School district sharpening its budget ax

POULSBO — Teachers may be safe from this year’s round of school district budget cuts, but other staff members could see their hours slashed.

Two budget review groups recommended reducing library and counseling staff at elementary schools this week. That idea was met with opposition from staff members and representatives of the North Kitsap Education Association.

“We need full-time librarians, counselors and specialists at the elementary level. Please, do not put them on the chopping block,” said Christine Fraser, a math teacher at Poulsbo Middle School and president-elect of the education association.

Fraser added that elementary counselors help reduce cases of bullying at the middle and high school levels. Patrick Pearson, current president of the education association, said librarians are an integral part of the district’s Professional Learning Community teaching model, in which students often spend tutorial time in the library.

“We never, ever have thought that our librarians or counselors are ineffective,” Pearson said. “They are such a vital part of the school environment now.”

District administrators are wrestling with ideas for solving a $700,000 shortfall in the 2010-11 budget. The district wants to reduce its spending so it can hire enough teachers to replace staff members who are leaving. The district is losing the equivalent of 16.6 full time teachers at the end of the school year, due to retirements and leaves of absence.

“The more cuts we make in the areas we were talking about tonight, the more ability we have to bring back those positions,” District Superintendent Rick Jones said Monday.

Jones presented ideas from the district’s Budget Advisory Team and the Citizens Budget Review Committee at two public meetings Monday and Tuesday. The lists of budget reduction ideas compiled by the two groups generated questions and concern from staff and community members.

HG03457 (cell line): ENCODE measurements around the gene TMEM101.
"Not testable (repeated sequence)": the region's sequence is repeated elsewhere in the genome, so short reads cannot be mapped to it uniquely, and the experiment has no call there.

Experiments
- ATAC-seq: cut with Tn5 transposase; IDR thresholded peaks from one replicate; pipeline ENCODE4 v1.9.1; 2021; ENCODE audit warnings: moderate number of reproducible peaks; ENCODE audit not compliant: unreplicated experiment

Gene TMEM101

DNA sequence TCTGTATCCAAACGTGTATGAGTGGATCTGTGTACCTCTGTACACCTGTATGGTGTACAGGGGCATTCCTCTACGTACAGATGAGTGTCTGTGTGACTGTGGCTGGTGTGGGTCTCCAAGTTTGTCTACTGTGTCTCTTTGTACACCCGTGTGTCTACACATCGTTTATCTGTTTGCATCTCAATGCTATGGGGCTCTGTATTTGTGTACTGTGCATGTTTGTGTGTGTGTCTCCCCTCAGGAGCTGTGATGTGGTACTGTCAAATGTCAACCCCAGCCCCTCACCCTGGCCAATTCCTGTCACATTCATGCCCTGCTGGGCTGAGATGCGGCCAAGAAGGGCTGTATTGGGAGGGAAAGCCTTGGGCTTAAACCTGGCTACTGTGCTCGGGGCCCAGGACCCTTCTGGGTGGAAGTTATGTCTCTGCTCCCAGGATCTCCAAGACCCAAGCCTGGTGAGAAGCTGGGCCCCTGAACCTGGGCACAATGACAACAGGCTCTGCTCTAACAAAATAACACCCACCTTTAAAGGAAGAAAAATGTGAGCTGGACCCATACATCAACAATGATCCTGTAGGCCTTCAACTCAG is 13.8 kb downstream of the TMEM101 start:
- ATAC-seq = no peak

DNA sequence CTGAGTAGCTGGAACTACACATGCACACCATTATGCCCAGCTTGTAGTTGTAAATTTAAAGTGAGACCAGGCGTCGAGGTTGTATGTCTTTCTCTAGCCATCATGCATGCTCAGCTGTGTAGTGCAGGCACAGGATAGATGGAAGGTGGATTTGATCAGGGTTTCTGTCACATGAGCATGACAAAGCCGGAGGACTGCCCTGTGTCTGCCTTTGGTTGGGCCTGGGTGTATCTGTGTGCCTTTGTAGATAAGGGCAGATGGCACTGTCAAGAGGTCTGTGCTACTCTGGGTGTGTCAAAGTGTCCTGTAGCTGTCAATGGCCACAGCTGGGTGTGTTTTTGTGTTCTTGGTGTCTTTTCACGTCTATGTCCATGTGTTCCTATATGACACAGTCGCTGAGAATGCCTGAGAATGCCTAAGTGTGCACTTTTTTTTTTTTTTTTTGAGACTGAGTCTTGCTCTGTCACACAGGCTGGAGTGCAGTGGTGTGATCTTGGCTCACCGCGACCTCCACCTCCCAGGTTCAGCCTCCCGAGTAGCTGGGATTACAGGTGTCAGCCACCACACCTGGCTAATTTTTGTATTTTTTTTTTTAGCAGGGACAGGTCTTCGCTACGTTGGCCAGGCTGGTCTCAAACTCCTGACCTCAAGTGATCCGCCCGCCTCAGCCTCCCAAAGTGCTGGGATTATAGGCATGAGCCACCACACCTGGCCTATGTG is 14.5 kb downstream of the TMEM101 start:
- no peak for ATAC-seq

One such idea was the citizens committee’s suggestion to cut salaries across the district by 1.2 to 1.3 percent. Such a cut would solve the budget problem, but is unpopular among staff.

“We’re going to have higher class sizes, we’re going to have more papers to grade. To think that we’re going to have to take a pay cut after all of these things, I don’t think it’s a recommendation that should happen,” Pearson said.

Jones also presented the idea of increasing the amount of money collected by next year’s school levy, through a “levy lid lift.” The current school levy was renewed in a special election in February. The district expects the levy to generate about $13.2 million during the next school year. By increasing the tax rate, the district could raise an additional $2.4 million over the next two school years. Jones and levy committee co-chairs Clint Boxman and Jerry Parrish feared such a maneuver would damage the public’s trust, because the district promised a specific tax rate while campaigning for the levy renewal, and a lid lift would increase that rate.

“The three of us said, ‘No, we don’t like that idea,’” Boxman said of the tax increase. “What we felt this whole levy lid lift would do is put a black eye on us as a district.”

Former school board president Catherine Ahl reminded Boxman that the district also promised to use levy dollars to provide certain services, and if it cannot provide those because of a lack of funds, it must explain that to the public.

“If (services) need to be cut, you need to get out to the people and explain why the things they voted on are going to be cut,” Ahl said.

The groups also presented ideas for revenue generation. Community members at Tuesday’s meeting suggested increasing athletic fees for middle and high school sports. The citizens committee said that expanding free, all-day kindergarten could attract higher district enrollment and thereby, revenue. But administrators suggested cutting the program from where it is currently offered, at Pearson and Wolfle elementary schools, to reduce the operating costs.

Most of the commitees’ budget suggestions, however, centered on cuts. That trend will likely continue.

“The projection is that these next two years are going to be more challenging than the budget we’re currently living with,” Jones said.

The two committees will present their final budget recommendations to the school board in June. The board will adopt a 2010-11 school year budget in August.

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